It's a stage, an arena, a crucible, a cauldron, a theatre, a temple..."
Words in a documentary describing Wimbledon's Centre Court.
As I spend most of my precious free time watching my favourite sport, memories of a recent holiday in Greece cling to me. For years – no, five decades - I have longed to visit. Raised on the twin mythologies of India and Greece by my grandmother who would tell these fabulous bedtime stories of the Gods and Goddesses, the soaring pillars of the Parthenon, the magical acoustics of the Acropolis and the glistening waters of the islands were never far from my mind. When a dance conference beckoned, I answered. Although ticket booking snafus ensured that I was only able to attend the event for a few hours, the country seemed like a coming home for my spirit. Everything about Greece seemed familiar. The chaos of Athens, the view of the Acropolis from almost every hotel restaurant in the city, the abandoned theatres of Dionysus, the splendour of history and battle speaking through the vast ruins and magnificent museums, the creativity of design in textile and jewellery, the amazing food (oh that yogurt with honey, olive oil, black salt and fresh bread!), the smile of the Greek people, their pride holding amidst the crumbling economy and grim future - it all seemed so familiar and comfortable. I conducted a parallel narrative to the tour guide's description of the heroics and follies of the male Gods with our own stories of antics and mishaps from Indian lore. My family was repeatedly embarrassed with my continued enthusiasm and poked fun with my impromptu singing inside the Acropolis and dancing in the vast theatre at Delphi. It was MY moment. Unapologetic. Unforgettable. I am returning.
My only disappointment was that not a single handsome Greek man appeared before me. Except for marble statues of Zeus, Poseidon and Hercules in their six-pack nude splendour, all I saw were tired, listless, pot bellied Greeks. Perhaps the good ones were all away attending the HOT BOD GREEK GOD CONFERENCE!
However, the reason for my visit was the dance conference conducted jointly by CORD and SDHS. As expected, the presentations were uneven in content and quality. Most noticeable for those of us from India and the USA was the problematic approach of Indian scholars from the UK. A film showing a classical dancer walking on Kolkata's Howrah Bridge with the voice-over asking, "Look at me!", "Are you looking at me?" threw up dated questions of "the gaze" and a recurring skewed optic. Why is the bedecked Indian dancer continuing to be the site of such 20th century negotiations and that too, by budding South Asian scholars? Is there a chasm dividing dance and performance scholarship in UK universities like Roehampton and the US universities? Why are some points poorly argued? Is there less rigour in mentoring and shepherding students? These were the post presentation arguments that many had.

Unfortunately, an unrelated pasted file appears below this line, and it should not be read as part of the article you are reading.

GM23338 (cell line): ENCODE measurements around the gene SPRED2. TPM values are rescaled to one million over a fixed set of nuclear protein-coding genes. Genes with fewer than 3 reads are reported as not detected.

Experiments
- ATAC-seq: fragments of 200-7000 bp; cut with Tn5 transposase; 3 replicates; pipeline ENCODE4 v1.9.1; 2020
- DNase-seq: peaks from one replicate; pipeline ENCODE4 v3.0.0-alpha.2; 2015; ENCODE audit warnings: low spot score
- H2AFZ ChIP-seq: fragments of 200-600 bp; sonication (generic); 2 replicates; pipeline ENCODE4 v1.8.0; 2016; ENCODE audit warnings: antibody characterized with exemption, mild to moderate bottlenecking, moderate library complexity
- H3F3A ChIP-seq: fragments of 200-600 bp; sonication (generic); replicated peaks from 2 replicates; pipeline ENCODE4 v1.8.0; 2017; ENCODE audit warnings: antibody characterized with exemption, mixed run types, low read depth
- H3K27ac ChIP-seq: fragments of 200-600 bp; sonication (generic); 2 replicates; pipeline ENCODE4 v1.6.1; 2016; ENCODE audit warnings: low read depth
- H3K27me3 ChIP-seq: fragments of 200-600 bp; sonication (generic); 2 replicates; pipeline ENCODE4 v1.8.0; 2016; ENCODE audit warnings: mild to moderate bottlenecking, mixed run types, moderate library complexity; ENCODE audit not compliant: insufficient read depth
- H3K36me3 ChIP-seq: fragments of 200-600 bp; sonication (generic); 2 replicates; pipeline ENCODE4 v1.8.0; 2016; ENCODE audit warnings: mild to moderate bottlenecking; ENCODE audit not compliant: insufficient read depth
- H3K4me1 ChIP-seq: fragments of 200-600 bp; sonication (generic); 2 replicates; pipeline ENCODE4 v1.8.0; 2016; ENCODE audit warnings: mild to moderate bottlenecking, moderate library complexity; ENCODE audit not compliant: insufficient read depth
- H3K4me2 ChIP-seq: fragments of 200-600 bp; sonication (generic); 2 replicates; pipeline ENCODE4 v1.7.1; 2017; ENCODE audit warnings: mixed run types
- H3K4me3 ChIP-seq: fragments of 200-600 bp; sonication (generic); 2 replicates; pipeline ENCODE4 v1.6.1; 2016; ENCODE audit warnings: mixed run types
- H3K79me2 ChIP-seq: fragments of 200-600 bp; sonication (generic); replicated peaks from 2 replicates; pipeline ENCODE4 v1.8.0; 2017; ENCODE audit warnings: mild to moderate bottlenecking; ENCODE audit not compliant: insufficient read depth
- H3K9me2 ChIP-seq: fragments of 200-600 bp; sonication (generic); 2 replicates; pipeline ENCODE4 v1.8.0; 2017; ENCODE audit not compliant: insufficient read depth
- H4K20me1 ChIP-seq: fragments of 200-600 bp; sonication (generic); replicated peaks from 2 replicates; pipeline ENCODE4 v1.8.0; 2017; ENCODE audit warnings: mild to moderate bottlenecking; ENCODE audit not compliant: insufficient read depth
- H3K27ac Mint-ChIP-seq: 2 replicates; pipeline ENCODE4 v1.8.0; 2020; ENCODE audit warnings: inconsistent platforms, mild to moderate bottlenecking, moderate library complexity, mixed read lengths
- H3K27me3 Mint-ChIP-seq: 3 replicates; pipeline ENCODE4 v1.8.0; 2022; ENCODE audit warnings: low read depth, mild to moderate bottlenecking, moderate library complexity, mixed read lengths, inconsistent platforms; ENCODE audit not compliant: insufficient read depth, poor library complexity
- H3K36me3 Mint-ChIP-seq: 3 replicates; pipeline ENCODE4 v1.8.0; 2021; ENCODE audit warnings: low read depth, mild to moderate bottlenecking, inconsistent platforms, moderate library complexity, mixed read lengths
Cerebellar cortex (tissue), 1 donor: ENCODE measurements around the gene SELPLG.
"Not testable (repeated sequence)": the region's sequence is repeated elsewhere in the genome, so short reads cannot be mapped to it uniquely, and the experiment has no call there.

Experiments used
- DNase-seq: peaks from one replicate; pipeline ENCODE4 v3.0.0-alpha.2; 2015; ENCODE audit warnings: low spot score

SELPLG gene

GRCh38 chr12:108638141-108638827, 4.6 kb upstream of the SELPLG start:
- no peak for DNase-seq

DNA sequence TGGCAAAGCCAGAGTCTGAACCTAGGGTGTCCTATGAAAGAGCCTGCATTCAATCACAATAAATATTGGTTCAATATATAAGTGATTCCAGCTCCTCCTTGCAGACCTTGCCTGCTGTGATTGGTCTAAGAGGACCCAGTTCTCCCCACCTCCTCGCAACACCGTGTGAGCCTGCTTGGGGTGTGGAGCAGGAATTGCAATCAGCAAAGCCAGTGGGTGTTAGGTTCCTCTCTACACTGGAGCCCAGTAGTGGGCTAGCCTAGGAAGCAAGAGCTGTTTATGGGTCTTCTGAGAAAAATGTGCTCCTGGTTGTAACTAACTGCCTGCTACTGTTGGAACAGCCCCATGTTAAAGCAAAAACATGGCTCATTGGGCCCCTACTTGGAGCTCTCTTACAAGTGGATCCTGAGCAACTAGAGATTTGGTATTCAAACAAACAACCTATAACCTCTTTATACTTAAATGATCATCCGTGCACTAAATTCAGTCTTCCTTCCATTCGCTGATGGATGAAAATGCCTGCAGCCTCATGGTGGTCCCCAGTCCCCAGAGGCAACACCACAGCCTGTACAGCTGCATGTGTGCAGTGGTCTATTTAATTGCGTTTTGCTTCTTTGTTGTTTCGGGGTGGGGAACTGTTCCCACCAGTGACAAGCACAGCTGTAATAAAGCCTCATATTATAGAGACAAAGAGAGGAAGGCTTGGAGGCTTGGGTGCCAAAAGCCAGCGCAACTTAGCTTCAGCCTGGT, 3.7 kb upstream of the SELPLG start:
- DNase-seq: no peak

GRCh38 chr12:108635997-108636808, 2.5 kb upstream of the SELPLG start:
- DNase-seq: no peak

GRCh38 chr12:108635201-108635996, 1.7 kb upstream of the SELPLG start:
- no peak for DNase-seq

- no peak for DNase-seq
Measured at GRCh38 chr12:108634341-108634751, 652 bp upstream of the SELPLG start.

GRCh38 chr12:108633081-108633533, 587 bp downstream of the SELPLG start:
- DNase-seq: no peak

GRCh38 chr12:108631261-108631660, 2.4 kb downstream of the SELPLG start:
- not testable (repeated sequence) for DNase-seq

Collage presents Anita Ratnam in A MILLION SITAS (excerpts)
July 9, 2015
Mayadhar Raut (Odissi): July 6
Narthaki Nataraj (BN): July 6
Kalamandalam Venkitt (Kathakali): July 7
Lynne Fernandez: July 10
O.S. Arun (vocalist): July 12
Astad Deboo (modern): July 13
Yog Sunder (Kathakali & Manipuri): July 16
D Keshava (BN): July 18
Sharon Lowen (Odissi): July 23
Sunayana Hazarilal (Kathak): July 28
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- Elbert Hubbard
Narthaki has such a good readership and contributes to the strength of audiences/students as well.
- Dr. Padmaja Suresh, Bharatanatyam dancer, Bangalore
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